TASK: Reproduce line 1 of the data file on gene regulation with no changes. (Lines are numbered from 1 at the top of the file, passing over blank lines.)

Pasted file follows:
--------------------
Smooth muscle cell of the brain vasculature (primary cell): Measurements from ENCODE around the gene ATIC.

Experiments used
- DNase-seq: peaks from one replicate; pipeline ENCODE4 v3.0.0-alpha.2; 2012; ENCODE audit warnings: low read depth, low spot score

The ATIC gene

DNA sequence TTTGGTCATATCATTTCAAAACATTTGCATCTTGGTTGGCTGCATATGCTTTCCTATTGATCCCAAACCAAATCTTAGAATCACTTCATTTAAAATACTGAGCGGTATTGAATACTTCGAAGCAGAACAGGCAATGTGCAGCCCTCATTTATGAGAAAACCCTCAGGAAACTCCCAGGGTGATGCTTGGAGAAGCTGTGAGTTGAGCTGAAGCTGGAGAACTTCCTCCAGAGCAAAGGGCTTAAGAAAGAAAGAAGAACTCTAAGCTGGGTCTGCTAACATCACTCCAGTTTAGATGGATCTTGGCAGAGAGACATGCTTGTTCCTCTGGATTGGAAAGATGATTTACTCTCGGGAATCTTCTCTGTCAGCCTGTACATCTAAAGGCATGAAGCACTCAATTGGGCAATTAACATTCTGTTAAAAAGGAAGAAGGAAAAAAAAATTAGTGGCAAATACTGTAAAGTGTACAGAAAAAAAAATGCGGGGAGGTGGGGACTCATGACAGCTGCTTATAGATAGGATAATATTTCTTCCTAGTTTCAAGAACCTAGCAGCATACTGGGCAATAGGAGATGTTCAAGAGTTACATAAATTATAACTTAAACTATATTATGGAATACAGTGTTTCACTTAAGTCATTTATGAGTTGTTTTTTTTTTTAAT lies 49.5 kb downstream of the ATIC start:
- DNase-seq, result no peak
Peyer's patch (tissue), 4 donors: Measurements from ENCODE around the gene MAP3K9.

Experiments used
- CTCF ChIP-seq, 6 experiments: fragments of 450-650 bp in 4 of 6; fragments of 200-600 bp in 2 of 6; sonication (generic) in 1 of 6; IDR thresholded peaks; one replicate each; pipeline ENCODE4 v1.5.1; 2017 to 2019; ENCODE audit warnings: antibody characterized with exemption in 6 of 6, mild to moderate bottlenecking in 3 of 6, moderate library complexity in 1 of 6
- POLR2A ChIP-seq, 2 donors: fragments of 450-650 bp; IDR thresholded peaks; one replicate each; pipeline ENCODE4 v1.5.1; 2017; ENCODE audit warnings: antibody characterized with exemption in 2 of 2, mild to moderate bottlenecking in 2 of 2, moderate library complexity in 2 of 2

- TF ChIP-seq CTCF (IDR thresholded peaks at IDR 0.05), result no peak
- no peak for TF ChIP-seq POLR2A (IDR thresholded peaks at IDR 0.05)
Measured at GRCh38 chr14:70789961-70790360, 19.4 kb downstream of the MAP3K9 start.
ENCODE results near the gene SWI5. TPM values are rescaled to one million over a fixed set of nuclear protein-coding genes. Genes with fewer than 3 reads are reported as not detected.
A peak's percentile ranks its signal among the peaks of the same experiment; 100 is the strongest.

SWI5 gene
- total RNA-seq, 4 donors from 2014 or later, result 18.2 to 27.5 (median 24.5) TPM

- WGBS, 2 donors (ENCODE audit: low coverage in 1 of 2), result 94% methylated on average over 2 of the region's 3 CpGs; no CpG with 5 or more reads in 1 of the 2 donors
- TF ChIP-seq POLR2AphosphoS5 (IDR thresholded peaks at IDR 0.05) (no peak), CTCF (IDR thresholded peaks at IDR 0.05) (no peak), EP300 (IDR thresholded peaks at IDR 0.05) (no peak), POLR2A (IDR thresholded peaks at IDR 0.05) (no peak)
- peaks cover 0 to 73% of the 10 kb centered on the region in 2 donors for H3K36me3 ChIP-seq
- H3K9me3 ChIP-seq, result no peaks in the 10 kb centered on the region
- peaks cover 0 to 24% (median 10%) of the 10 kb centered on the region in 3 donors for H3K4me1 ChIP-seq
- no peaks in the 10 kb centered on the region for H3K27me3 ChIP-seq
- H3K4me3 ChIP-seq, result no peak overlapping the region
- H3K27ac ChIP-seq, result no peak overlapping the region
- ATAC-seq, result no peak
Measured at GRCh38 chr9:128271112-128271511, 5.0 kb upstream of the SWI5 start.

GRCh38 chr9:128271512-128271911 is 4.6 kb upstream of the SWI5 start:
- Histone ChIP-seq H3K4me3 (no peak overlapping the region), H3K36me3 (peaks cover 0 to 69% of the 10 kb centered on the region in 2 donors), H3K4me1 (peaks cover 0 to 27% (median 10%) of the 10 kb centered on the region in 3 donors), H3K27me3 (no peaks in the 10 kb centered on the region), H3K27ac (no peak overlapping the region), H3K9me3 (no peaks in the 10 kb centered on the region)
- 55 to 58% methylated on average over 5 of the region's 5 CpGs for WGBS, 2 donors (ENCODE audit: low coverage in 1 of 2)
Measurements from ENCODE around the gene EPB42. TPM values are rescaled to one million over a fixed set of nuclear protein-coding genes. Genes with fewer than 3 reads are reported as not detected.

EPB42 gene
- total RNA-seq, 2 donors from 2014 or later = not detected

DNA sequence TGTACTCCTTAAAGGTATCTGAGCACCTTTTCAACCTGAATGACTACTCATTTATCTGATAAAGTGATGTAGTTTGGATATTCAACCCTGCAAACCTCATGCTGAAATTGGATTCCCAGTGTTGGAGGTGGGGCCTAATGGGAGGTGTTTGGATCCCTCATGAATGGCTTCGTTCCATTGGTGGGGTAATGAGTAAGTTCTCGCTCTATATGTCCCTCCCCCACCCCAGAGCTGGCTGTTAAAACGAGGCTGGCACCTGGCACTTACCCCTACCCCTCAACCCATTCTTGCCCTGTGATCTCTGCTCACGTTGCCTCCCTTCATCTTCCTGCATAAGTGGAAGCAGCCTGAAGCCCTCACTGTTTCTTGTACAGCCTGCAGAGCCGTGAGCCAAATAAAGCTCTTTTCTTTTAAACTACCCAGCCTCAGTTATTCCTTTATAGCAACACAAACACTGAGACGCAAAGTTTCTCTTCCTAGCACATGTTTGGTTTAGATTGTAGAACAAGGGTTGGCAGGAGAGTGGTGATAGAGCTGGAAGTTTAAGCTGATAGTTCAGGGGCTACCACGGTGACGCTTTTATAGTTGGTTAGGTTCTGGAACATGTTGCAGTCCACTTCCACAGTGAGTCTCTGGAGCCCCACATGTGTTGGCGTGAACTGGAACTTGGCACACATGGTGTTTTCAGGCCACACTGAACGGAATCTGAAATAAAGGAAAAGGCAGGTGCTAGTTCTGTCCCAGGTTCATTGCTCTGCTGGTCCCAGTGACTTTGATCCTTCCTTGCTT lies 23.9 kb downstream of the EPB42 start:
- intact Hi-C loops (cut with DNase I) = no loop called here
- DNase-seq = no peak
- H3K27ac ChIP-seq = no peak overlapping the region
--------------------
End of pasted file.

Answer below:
Smooth muscle cell of the brain vasculature (primary cell): Measurements from ENCODE around the gene ATIC.